Defining first-time homebuyer - Movement Mortgage Blog

Get ready, we have a HUGE mortgage-related “did you know”:

You don’t have to be buying for the first time to qualify as a first-time homebuyer.

First-time homebuyer is defined a few ways, which means even if you have owned a house before, you may still qualify for the list of first-time benefits you’ve seen advertised (or, if you’re thinking, wait, what first-time benefits!?, keep reading or reach out to a loan officer and they’ll be happy to fill you in).

Here’s what first-time homebuyer could mean in mortgage world.

Three years of non-homeownership

Fannie Mae, one of the big three government-backed mortgage investors (and mortgage standard-setters), defines first-time homebuyer as a mortgage loan applicant who fits all of the following three descriptions:

(1) purchasing the security property,

(2) residing in the security property as a principal residence, and

(3) had no ownership interest (sole or joint) in a residential property during the three-year period preceding the date of the purchase of the security property.

In simpler terms, this means if you’re buying a property you plan to make your primary residence AND have not owned a residential property in the three years before this purchase, you may qualify as a first-time homebuyer.

If your current home isn’t really “yours”

Fannie Mae adds that an individual who is a displaced homemaker or single parent may be considered a first-time home buyer if he or she had no ownership interest in a principal residence (other than a joint ownership interest with a spouse) during the preceding three-year time period.

In other words, you may have lived in a home with your spouse or partner for the previous three years, but if your name was not part of that mortgage contract, or it was on the contract only as a joint owner with your spouse, Fannie Mae may qualify you as a first-time homebuyer.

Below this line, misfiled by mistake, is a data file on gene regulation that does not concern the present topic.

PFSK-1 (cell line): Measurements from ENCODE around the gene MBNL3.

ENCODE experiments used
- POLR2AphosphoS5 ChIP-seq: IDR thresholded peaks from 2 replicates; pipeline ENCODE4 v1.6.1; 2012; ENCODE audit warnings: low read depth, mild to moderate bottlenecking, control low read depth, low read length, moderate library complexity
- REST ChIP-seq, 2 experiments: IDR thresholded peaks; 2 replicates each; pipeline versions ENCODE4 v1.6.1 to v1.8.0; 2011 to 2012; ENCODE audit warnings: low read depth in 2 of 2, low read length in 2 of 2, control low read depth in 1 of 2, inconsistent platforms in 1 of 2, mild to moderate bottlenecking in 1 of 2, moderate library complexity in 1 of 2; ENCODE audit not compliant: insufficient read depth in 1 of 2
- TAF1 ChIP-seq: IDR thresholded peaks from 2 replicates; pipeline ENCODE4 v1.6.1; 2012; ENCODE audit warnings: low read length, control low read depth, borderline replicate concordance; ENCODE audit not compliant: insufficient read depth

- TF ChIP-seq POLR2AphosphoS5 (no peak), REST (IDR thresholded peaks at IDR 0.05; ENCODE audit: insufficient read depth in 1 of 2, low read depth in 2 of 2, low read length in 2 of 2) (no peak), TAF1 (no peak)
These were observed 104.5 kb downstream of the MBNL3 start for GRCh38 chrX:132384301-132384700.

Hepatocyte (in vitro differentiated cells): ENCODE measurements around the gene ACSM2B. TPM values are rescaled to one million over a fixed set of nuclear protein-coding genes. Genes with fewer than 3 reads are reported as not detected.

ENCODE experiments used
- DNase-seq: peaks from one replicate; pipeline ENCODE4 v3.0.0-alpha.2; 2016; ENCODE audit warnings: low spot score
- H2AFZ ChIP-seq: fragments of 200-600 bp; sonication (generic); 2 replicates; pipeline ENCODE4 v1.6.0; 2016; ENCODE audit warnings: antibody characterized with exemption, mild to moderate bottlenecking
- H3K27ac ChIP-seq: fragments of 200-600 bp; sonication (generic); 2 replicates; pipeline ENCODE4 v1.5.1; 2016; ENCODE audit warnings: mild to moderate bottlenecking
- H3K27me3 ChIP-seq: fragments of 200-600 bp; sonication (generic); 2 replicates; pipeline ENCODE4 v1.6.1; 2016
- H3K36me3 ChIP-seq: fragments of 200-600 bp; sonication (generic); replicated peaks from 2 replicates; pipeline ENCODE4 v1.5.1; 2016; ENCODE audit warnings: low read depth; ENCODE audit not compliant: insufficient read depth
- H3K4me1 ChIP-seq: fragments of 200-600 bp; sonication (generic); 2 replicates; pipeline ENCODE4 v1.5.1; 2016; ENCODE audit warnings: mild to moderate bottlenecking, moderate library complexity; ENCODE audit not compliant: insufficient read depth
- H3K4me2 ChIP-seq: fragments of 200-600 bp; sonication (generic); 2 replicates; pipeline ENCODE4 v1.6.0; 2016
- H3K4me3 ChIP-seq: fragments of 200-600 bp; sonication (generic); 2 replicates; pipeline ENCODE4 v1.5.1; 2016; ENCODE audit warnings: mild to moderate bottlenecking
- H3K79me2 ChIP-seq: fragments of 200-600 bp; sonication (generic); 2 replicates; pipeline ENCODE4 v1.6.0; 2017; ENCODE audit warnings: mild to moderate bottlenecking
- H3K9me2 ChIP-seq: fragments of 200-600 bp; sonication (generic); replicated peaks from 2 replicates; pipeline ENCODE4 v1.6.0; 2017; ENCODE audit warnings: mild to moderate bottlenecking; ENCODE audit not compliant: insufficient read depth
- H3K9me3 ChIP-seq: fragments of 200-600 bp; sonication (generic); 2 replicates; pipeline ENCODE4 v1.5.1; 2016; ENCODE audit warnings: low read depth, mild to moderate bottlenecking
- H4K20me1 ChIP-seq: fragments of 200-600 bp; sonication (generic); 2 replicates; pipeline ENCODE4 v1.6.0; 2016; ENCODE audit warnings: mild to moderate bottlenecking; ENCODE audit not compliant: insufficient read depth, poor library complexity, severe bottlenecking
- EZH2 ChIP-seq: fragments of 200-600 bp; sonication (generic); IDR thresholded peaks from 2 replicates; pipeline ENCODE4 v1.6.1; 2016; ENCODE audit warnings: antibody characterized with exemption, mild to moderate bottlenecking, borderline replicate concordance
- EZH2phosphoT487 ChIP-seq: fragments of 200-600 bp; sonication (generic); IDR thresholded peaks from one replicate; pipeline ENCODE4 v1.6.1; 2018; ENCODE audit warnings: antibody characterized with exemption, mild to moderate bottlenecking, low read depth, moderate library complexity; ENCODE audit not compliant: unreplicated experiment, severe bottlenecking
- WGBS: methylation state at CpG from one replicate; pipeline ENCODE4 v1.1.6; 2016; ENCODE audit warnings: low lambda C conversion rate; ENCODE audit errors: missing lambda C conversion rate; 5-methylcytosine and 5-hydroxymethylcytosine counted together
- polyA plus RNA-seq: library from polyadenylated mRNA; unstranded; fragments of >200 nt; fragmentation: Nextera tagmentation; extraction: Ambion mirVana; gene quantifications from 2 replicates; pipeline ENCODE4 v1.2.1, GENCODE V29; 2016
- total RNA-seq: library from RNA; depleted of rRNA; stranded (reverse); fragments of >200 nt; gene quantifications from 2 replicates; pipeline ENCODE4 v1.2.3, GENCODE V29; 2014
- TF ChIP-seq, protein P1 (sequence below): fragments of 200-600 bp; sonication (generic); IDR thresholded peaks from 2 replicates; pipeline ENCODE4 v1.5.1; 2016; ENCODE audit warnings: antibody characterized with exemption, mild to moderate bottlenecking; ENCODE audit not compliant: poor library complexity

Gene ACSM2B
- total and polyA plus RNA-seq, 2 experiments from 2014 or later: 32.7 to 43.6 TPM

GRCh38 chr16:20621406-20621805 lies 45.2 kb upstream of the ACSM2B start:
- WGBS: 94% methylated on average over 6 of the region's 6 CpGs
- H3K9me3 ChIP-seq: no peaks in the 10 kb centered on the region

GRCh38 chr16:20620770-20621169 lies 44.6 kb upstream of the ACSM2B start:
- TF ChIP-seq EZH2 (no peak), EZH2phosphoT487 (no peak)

You’ve fulfilled the waiting period after short-sale or foreclosure

For anyone who has been through a short sale or foreclosure, you may qualify as a first-time homebuyer if you have fulfilled the waiting period required by the mortgage lender.

Sometimes it’s the typical three-year period we already discussed, and sometimes it’s longer – anywhere from 4-7 years is common. This time frame depends on what the lender has decided according to the guidelines of government entities backing the loan such as the Federal Housing Administration, Fannie Mae or Freddie Mac.

About those first-time homebuyer perks

Now that you know you may actually qualify as a first-time homebuyer even if it’s not technically your first time being a homeowner, you may have a greater interest in how your newfound status could benefit you.

As a first-time homebuyer, you may have access to loan programs only offered to first-time buyers that have special no or low down payment options, programs that include down payment assistance or that offer more flexibility when it comes to closing costs. Plus, there may be potential tax breaks the year following your home purchase* if you fit into this homeownership group.

To learn more about qualifying as a first-time homebuyer, what benefits are available and if this could give you a home buying advantage, talk to a mortgage professional in your area.

*check with a tax professional


About the Author:

Adam O'Daniel

Adam O'Daniel is Movement's Communications Director. He leads corporate communication and public relations efforts across the organization. Email him at